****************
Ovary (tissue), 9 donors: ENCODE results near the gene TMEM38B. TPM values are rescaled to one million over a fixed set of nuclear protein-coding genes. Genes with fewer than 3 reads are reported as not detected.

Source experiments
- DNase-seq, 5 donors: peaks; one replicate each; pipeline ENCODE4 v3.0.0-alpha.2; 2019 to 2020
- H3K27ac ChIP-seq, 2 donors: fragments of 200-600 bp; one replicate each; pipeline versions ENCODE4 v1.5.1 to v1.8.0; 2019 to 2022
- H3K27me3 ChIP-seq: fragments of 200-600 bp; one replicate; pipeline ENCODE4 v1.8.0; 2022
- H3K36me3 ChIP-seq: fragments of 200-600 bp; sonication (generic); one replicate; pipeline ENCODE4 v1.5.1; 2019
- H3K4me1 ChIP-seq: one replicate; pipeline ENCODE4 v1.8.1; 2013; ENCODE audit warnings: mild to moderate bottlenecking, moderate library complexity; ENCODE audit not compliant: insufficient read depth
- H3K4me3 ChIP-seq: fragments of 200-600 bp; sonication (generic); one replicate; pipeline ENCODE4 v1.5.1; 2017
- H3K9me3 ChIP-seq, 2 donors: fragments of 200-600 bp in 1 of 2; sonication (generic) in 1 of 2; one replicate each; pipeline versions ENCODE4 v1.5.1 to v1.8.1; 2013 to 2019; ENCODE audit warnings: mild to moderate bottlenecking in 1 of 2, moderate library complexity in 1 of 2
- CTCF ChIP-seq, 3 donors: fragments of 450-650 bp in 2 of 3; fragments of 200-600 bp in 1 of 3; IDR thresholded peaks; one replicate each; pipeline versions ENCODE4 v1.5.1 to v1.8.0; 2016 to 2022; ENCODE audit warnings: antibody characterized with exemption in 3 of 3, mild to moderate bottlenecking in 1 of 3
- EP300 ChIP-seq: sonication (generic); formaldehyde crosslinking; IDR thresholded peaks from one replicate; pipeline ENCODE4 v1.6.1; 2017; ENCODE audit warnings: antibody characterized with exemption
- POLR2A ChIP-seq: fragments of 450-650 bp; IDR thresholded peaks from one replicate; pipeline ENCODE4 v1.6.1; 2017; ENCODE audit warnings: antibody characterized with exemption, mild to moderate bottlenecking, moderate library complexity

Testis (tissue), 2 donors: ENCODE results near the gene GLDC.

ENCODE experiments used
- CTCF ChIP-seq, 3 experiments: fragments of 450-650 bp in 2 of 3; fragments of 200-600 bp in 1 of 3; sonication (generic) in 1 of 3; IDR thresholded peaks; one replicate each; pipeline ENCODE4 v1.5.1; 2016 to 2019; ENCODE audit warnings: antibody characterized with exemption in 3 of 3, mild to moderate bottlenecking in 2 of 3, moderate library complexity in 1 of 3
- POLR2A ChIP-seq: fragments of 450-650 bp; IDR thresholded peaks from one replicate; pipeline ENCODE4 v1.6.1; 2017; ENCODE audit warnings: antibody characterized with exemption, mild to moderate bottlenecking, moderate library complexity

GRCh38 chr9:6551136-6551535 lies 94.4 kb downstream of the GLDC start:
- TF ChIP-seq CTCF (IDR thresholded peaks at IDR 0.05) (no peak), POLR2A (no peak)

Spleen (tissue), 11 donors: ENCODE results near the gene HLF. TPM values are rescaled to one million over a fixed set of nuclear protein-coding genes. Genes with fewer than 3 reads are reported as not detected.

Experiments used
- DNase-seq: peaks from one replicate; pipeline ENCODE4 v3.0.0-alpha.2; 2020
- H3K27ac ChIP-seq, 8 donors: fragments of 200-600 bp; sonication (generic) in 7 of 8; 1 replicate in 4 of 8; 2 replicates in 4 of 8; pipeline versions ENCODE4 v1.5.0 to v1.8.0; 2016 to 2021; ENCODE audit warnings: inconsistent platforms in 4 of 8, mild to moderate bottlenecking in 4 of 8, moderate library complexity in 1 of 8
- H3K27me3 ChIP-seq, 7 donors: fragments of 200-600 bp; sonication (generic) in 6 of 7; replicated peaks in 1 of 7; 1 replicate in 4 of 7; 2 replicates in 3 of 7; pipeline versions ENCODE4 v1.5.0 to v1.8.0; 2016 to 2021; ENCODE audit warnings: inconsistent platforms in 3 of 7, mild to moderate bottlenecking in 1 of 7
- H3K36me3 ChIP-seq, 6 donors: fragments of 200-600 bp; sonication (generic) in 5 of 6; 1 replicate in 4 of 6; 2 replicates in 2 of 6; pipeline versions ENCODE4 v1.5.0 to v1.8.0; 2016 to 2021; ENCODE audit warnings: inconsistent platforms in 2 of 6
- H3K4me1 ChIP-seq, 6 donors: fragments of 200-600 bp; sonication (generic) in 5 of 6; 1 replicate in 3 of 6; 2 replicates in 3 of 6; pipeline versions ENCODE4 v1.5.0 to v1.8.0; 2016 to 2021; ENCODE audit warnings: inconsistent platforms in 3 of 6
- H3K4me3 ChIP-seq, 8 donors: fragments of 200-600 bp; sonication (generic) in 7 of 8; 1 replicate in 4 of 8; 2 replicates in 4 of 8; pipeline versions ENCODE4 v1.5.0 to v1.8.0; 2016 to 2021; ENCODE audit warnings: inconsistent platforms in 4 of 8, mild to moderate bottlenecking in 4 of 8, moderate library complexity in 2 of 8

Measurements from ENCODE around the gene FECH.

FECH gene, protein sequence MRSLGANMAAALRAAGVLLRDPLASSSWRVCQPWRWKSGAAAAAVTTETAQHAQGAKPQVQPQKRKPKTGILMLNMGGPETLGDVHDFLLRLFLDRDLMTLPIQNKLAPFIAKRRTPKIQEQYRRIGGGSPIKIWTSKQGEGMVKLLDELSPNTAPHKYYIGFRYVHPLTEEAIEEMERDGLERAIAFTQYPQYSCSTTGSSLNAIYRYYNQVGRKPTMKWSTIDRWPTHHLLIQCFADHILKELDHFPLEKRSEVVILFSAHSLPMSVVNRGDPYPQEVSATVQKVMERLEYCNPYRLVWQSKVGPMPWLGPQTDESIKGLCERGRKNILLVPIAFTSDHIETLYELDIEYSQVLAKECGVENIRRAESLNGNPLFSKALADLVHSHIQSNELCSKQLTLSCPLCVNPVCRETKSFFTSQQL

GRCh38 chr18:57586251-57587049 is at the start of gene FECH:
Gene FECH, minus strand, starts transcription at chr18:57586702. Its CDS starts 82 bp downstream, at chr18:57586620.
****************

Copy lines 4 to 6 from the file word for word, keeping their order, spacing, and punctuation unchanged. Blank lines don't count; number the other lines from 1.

- H3K27ac ChIP-seq, 2 donors: fragments of 200-600 bp; one replicate each; pipeline versions ENCODE4 v1.5.1 to v1.8.0; 2019 to 2022
- H3K27me3 ChIP-seq: fragments of 200-600 bp; one replicate; pipeline ENCODE4 v1.8.0; 2022
- H3K36me3 ChIP-seq: fragments of 200-600 bp; sonication (generic); one replicate; pipeline ENCODE4 v1.5.1; 2019